After Brad Crenshaw’s daughter, Lani, dies while awaiting a heart transplant, he closes his practice as a pediatric cardiologist. Dr. Crenshaw turns to the laboratory, in an attempt to honor Lani’s memory by creating an unlimited source of transplantable hearts, thus ensuring that other parents and patients do not have to face the same agony his family has endured. His plan is to substitute human DNA in the genomes of cloned swine to make their hearts more compatible with human hosts. After thirteen such substitutions, he is near to complete success. But the cloned swine resulting from the fourteenth substitution demonstrate unexpected changes that threaten his research, his family, his Hawaiian community, and ultimately, the future of humanity.
Copyright © 2015 Hoaka Moon Publishing, All rights reserved.

Tuesday, January 20, 2015

Launching 2015 on a Very High Note!

Sisters in Crime/Hawaii launched the 2015 New Year on a very high note!

Our guest speaker for January was John Madinger. He is the author of Death on Diamond Head, a Kimo Rigg mystery. He also authored Money Laundering: A Guide for Criminal Investigators (not a “how-to” book, but about anti-money laundering).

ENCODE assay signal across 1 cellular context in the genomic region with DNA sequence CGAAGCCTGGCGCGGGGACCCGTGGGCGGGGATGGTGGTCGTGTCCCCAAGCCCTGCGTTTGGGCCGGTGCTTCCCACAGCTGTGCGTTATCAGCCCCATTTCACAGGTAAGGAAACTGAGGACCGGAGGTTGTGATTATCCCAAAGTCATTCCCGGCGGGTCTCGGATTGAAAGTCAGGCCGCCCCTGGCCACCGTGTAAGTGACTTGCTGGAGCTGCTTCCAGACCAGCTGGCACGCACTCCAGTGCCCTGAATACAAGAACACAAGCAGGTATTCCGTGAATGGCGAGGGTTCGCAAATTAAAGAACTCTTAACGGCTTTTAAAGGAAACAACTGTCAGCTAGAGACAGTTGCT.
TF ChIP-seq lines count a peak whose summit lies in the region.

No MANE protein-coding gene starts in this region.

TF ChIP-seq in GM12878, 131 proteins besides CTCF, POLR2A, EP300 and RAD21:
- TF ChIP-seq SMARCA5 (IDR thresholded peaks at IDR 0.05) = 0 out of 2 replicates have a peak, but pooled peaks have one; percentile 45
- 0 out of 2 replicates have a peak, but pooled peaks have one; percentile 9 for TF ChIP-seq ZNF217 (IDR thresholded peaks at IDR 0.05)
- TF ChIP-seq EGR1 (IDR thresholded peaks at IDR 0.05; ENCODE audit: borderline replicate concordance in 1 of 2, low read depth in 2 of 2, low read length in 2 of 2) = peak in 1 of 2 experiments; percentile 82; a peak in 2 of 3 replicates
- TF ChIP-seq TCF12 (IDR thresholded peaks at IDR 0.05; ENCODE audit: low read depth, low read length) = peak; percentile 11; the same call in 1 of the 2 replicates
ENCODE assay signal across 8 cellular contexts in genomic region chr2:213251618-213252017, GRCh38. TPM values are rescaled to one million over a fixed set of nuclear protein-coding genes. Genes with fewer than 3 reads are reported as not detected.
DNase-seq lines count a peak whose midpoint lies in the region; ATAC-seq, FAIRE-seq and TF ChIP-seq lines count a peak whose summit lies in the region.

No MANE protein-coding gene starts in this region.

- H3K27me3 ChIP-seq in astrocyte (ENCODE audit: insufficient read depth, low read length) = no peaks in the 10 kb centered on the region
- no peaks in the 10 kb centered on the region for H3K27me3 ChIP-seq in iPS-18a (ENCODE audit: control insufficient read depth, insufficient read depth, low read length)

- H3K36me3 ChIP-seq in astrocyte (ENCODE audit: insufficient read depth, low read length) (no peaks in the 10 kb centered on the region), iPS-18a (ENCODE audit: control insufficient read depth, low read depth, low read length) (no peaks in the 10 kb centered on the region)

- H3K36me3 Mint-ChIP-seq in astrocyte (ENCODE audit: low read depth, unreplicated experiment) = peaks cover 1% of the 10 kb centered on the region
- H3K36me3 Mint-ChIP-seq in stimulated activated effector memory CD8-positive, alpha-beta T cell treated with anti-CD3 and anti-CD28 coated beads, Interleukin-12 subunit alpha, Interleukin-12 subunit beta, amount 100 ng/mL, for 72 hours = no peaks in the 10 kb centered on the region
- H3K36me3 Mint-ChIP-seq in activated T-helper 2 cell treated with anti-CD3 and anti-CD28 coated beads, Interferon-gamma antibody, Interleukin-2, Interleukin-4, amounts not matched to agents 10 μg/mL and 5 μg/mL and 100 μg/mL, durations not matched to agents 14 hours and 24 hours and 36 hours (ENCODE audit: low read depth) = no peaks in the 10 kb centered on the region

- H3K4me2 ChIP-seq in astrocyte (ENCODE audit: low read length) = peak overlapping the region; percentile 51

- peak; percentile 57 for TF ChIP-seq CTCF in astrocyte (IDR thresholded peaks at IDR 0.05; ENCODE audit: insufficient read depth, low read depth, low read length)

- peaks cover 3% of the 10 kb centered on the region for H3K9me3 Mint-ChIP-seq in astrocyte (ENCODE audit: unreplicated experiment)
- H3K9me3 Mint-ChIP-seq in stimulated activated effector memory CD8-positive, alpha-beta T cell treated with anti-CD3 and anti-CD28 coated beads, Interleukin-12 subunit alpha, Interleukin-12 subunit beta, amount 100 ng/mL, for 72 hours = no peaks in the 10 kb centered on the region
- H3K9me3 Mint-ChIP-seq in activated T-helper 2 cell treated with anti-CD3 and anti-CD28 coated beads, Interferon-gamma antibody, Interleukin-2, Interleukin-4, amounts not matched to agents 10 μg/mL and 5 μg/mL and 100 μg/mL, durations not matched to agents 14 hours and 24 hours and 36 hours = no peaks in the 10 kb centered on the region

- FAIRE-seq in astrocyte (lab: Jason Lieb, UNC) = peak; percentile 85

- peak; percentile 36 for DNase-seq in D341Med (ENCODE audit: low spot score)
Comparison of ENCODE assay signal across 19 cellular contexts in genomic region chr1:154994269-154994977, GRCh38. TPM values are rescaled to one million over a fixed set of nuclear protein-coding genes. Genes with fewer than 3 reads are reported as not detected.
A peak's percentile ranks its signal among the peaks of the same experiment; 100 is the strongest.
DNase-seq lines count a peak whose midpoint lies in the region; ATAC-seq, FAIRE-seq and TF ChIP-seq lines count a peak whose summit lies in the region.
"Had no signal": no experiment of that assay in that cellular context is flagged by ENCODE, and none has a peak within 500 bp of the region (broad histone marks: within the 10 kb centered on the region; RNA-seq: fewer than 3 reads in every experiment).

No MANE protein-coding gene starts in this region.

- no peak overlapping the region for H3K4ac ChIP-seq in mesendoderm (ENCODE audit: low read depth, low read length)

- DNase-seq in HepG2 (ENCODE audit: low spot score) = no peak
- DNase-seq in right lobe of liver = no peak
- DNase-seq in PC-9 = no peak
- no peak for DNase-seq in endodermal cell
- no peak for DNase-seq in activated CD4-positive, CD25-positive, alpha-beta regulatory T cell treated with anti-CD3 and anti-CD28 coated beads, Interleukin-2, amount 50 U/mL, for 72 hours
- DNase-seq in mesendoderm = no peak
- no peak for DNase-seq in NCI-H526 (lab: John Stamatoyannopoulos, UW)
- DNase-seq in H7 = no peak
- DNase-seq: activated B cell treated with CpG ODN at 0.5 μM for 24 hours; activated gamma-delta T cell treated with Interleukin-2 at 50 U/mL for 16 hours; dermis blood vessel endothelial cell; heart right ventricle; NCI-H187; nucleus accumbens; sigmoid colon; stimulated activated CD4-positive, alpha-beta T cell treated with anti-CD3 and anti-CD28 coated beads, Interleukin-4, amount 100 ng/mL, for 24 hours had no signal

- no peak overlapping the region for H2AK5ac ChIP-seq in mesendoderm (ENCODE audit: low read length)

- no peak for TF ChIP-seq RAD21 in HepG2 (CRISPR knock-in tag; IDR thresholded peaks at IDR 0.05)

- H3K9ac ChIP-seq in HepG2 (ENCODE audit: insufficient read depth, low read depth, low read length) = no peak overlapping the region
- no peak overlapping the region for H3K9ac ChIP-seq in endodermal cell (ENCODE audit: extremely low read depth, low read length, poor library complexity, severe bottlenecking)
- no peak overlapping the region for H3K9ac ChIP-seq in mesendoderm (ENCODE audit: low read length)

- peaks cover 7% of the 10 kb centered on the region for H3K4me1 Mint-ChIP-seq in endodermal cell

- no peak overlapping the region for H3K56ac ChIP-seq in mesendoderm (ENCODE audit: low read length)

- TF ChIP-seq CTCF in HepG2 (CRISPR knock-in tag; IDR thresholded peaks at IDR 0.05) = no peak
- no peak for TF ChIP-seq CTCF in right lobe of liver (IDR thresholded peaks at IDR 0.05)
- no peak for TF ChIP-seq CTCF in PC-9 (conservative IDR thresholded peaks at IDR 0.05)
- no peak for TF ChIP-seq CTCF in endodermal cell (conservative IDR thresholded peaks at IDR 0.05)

He is a Special Agent- Retired – with the United States Department of the Treasury. He is an Anti-Money Laundering Consultant at United States Department of Justice OPDAT, and is currently working with the Deauville Partnership and US DOJ on stolen asset recovery issues in the Middle East and North Africa - Libya, Tunisia, Egypt, Yemen, and other countries.
During his excellent talk, John gave a detailed history of “Opium Smuggling in Old Hawaii.” While he wasn’t able to smuggle any samples into the meeting, he did pass around several items from his fantastic collection of opium tools and containers.